or Connect
AppleInsider › Forums › Mobile › iPhone › HP courted Apple, now in talks with Google for 'Enterprise Siri' to boost corporate sales
New Posts  All Forums:Forum Nav:

HP courted Apple, now in talks with Google for 'Enterprise Siri' to boost corporate sales

post #1 of 22
Thread Starter 
As it looks to rebound after years of slumping performance, old-guard Silicon Valley firm Hewlett-Packard reportedly held talks with relative newcomers Apple and Google in recent months to create a new type of "Enterprise Siri" system that would allow its corporate customers to search their document and data troves using their voice.




While talks with Google continue to plod along, Apple is said to have broken off discussions --?which were to include a "broader partnership" -- following the consummation of its landmark enterprise agreement with HP archrival IBM. Word of the negotiations was reported by Amir Efrati and Jessica Lessin of The Information.

Google is looking to expand the reach of Google Now, its own voice-activated search system. The company has faced unsure footing as it pitches enterprise clients thanks to Google Now's lack of integration with third-party systems, something HP might be able to help with.

HP, meanwhile, has also sought Google's help in building enterprise-friendly mobile phones based on Android. The Palo Alto, Calif.-based company is said to have pitched an enterprise-focused "Nexus" handset and new, military-specification encryption hardware but was rebuffed by former Android boss Andy Rubin.

With no agreement in place with either Apple or Google, HP is believed to have turned to longtime partner Microsoft for help in building its new voice search product. The companies will likely look to integrate voice recognition technology from Nuance, which also powers Siri, and data warehousing and management solutions from HP units Vertica and Autonomy.

HP and Apple share a long history together. Late Apple CEO Steve Jobs was given a summer internship as a teenager by legendary HP cofounder Bill Hewlett, and Apple's new "spaceship" headquarters will sit on land that previously served as HP's corporate campus.
post #2 of 22

I remember when HP was considered one of the very best places to work in Silicon Valley.  Their managers practiced "management by walking around," they had great benefits, they had one of the first campus-like headquarters, and all that.

 

But no, I never heard of any super-good HP products.  Aside from their RPN calculators and scientific / medical equipment.  Their software just never made much of an impression, and apparently that's still true.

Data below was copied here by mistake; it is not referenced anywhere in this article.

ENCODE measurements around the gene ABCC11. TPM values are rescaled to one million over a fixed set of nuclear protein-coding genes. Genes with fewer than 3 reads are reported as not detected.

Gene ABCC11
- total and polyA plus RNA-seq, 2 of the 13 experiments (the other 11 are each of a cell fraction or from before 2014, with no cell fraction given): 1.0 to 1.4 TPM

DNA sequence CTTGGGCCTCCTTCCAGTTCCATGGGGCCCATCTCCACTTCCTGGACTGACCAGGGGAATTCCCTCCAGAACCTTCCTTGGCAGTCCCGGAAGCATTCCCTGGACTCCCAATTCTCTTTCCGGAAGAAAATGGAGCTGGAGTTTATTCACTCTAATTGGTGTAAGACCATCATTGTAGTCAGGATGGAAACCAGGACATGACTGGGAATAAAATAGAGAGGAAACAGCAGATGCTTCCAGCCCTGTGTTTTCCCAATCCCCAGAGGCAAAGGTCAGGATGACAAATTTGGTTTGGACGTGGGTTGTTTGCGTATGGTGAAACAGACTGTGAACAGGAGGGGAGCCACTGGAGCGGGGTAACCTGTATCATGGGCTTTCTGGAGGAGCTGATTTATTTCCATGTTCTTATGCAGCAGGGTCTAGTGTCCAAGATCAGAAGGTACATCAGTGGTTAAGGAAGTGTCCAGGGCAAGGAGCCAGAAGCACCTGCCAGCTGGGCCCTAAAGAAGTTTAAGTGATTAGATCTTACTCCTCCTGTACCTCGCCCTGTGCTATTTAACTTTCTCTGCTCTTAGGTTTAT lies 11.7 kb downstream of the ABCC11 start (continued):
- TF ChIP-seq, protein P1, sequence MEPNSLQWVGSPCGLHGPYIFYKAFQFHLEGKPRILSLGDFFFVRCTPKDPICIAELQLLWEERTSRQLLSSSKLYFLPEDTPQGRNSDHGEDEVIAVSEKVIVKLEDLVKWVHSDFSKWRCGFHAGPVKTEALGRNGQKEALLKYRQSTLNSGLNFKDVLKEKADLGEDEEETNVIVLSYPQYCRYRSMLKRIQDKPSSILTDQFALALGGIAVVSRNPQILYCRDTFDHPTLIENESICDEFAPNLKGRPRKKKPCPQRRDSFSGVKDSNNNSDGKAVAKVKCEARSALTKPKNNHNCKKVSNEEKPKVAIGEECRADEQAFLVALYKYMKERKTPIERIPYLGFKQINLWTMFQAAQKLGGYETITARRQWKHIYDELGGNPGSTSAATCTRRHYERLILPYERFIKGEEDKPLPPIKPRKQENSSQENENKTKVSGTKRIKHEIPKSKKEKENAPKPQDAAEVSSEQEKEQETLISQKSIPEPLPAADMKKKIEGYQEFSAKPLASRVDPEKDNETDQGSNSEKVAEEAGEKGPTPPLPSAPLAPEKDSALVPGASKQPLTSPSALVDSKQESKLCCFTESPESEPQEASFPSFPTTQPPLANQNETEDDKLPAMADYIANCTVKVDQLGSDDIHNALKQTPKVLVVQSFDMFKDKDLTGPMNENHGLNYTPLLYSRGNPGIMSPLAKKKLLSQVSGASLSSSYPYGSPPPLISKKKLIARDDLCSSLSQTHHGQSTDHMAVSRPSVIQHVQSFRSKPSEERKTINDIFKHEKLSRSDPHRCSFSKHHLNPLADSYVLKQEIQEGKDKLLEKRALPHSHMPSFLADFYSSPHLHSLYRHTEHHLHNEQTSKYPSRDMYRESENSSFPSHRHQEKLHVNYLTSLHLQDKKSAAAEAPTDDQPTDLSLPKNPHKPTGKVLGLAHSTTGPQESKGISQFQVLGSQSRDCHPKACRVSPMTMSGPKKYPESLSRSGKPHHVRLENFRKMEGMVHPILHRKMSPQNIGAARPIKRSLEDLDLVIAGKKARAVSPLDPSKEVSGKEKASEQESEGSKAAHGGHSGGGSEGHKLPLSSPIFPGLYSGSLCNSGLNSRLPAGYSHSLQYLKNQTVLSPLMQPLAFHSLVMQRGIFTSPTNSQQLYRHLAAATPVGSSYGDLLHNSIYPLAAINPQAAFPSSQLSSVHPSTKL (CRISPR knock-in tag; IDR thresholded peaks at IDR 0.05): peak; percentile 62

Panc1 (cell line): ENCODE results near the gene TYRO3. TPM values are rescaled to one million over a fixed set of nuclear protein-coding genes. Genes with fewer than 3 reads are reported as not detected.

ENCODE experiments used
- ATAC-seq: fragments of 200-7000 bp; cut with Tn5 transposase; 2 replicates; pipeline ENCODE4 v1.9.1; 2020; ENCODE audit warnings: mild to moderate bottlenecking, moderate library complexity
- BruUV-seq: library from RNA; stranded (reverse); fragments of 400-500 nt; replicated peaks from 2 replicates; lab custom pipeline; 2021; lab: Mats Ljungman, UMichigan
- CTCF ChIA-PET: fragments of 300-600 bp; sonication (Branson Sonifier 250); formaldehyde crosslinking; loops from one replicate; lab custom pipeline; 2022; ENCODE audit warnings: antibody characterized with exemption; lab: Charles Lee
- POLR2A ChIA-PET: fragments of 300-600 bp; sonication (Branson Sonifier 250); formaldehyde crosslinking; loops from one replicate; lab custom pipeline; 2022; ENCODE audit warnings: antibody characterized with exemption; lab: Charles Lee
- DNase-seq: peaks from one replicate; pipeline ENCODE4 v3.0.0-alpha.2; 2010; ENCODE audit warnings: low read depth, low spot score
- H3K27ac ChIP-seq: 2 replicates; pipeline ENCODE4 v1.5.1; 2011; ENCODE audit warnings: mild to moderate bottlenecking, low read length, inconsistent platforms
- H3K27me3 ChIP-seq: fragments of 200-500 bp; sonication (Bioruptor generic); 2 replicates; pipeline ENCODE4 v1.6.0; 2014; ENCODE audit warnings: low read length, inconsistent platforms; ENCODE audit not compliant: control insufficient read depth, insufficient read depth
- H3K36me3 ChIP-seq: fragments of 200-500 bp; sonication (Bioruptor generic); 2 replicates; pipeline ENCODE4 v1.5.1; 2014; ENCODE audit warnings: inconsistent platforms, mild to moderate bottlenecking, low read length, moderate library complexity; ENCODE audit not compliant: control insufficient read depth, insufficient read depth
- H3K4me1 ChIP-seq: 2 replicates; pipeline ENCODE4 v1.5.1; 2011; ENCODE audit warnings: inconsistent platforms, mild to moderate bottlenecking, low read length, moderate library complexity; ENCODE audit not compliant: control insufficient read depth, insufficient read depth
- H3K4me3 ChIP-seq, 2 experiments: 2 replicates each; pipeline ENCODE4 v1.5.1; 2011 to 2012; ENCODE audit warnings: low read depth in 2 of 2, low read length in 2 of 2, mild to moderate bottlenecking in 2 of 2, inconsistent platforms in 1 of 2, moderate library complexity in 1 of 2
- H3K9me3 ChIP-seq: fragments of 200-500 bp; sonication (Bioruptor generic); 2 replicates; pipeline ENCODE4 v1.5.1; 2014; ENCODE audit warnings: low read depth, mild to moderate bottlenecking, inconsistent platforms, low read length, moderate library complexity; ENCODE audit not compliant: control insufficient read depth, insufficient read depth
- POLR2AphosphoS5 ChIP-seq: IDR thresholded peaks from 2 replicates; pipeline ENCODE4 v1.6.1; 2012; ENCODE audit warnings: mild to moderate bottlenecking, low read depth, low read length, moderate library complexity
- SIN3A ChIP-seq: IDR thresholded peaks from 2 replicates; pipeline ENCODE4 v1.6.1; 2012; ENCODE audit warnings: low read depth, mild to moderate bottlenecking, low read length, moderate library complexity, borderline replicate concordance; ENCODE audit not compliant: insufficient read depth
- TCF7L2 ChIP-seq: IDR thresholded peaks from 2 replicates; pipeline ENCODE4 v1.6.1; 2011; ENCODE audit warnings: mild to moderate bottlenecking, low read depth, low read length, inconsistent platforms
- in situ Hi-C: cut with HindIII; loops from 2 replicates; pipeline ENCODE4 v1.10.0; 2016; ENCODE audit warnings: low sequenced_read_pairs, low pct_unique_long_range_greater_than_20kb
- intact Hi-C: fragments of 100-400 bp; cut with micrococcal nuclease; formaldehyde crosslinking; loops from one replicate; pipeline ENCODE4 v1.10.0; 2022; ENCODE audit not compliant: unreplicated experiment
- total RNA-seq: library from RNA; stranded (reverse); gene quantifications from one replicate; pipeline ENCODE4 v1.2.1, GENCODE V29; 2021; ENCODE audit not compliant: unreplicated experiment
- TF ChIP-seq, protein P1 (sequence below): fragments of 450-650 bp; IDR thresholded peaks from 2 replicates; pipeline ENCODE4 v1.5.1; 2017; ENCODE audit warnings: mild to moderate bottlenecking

Sent from my iPhone Simulator

Reply

Sent from my iPhone Simulator

Reply
post #3 of 22
From last month, an article on HP and MS expanding their working partnership to business mobility solutions.
http://www.crn.com/news/mobility/300073401/hp-launches-new-unit-teams-with-microsoft-intel-on-business-mobility.htm
melior diabolus quem scies
Reply
melior diabolus quem scies
Reply
post #4 of 22

Someone at HP wants to give the search giant, Google, access to all HP enterprise level documents? What well thought out plan!

"Building for the future?! They should be running around reacting to the present!" -John Moltz
Reply
"Building for the future?! They should be running around reacting to the present!" -John Moltz
Reply
post #5 of 22
HP had first rights to sell the Apple I because Woz was a HP employee at the time he made it. They passed on it. The rest is history.

"Apple should pull the plug on the iPhone."

John C. Dvorak, 2007
Reply

"Apple should pull the plug on the iPhone."

John C. Dvorak, 2007
Reply
post #6 of 22

Have any here actually tried to solve a problem using their web site? It's a real shame.

Proud AAPL stock owner.

 

GOA

Reply

Proud AAPL stock owner.

 

GOA

Reply
post #7 of 22
Quote:
Originally Posted by SpamSandwich View Post
 

Have any here actually tried to solve a problem using their web site? It's a real shame.

Not even trying to solve a problem, but just find information. It's horrid.

post #8 of 22
Quote:
Originally Posted by SockRolid View Post
 

I remember when HP was considered one of the very best places to work in Silicon Valley.  Their managers practiced "management by walking around," they had great benefits, they had one of the first campus-like headquarters, and all that.

 

But no, I never heard of any super-good HP products.  Aside from their RPN calculators and scientific / medical equipment.  Their software just never made much of an impression, and apparently that's still true.

 

I think there is something that happens to a company when it decides to court enterprises. They get very entrenched making these monolithic, convoluted solutions to what are essentially very boring, though necessary, problems. You have to maintain insane levels of backwards compatibility to what may have been bad ideas at the time (or at least proven to be later) and any drastic changes to architecture, support or even simple features risk alienating you customers and losing revenue. So basically you stick with what works and don't venture too far from that formula.